Malala Yousafzai, Birmingham, England, 2015. © Annie Leibovitz from WOMEN: New Portraits

“We were given just a few minutes with her when she finished her school day in Birmingham, in England, which was kind of amazing,” says Leibovitz. “I knew she had started a school in a refugee camp, so I asked her if I could go with her to the refugee camp this summer and she said I could. You can’t get everything out of one shoot and I’m not afraid to go back and get the best that I can.”

While women like Yousafzai and Suu Kyi are justifiably celebrated in the exhibition, there are other additions that are perhaps more surprising – high profile celebrities like Caitlyn Jenner, Lupita Nyong’o, Shonda Rhimes and Amy Schumer. Their inclusion is controversial since it diverges from the original project’s aim, which was to pay homage to the everyday woman, the ones not in the spotlight. “Originally, I wasn’t going to photograph actors at all,” Leibovitz comments when discussing the reasoning behind this shift. “I thought, do we really need to see the people that reflect us? I don’t know. I think we need to see who we are [instead],” she muses. “But then I see someone like Lupita and she’s now the face of Lancôme. I thought, this is a change [from the start of the project in 1999] in what we see as beautiful. It’s eclectic, it’s weird and it’s not perfect.”

American ballet dancer Misty Copeland, NYC 2015. © Annie Leibovitz from WOMEN: New Portraits

Not only has Women evolved in terms of its subjects but it is also a documentation of the evolution of the nature of women. “I feel like there’s a new feeling of confidence in the women sitting and having their photographs taken,” Leibovitz explains. “They seem to know who they are and what they’re doing, much more than they did in 1999.” Indeed, the original concept was a project between Leibovitz and the writer Susan Sontag, who sadly passed away in 2004. The nature of the relationship between the two women was never fully disclosed, though what is clear is that Sontag was a major inspiration and a driving force behind the project. “She was really tough and she’d say ‘Annie, you’re good but you could be better’. She just wanted me to work all of the time. But you know, I don’t think either one of us knew how good it would look and how important the project would be. I think she would have really liked it,” Leibovitz says, before adding: “She was tough, though! I really couldn’t be who she wanted me to be. I wanted to be that person and I never could. But you know, I think I’m just still trying.”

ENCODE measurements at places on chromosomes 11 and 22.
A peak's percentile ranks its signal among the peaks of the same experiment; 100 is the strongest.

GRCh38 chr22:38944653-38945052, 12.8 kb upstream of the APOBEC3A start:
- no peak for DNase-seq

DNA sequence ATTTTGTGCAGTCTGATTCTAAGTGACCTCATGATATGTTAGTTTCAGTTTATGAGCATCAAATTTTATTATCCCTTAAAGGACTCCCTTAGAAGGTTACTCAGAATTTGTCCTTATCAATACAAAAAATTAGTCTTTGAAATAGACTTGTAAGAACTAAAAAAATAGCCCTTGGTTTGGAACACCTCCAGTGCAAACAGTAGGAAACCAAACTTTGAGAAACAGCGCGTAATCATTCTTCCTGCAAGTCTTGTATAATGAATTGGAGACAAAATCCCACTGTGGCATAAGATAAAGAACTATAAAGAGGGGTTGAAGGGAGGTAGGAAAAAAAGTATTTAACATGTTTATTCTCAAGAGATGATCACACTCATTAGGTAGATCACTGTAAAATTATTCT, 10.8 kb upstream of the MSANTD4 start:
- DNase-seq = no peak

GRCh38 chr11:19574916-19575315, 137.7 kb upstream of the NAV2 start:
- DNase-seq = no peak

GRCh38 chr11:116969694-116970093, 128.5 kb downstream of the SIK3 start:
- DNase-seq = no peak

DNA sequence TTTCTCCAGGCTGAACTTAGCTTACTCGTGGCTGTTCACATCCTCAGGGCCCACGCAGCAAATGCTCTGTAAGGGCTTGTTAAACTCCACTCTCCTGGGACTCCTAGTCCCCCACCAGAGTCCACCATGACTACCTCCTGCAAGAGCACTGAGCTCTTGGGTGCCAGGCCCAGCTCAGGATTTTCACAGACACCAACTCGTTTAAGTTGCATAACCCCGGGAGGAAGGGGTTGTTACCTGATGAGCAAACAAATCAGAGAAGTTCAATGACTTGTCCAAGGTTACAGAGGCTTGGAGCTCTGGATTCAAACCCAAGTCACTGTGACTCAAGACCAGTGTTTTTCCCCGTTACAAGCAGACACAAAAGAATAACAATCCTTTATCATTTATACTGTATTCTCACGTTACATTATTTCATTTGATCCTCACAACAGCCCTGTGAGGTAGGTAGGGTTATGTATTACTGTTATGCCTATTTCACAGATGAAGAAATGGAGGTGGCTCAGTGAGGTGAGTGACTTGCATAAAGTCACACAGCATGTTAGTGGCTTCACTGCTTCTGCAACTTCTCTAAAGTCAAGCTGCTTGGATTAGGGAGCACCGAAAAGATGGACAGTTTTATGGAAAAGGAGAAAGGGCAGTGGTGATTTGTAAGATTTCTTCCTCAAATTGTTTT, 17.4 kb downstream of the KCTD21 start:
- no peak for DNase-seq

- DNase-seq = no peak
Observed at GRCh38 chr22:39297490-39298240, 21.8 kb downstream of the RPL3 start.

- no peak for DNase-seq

The evolution of the series is key to its success. Leibovitz recognises that the plight of women is forever changing and the continuing development of the series mirrors this. Perhaps the most important aspect of the exhibition, though, is its power to inspire. Leibovitz ends our conversation by describing what has made the series worthwhile for her: “When the [original exhibition’s] book came out in 1999, Karen Finley, who’s a performance artist, called me up and she said ‘Annie, I have tell you, my eight-year-old daughter looked through your book and she said ‘mum, when I grow up I want to be a woman, and that was the best compliment I ever got’.”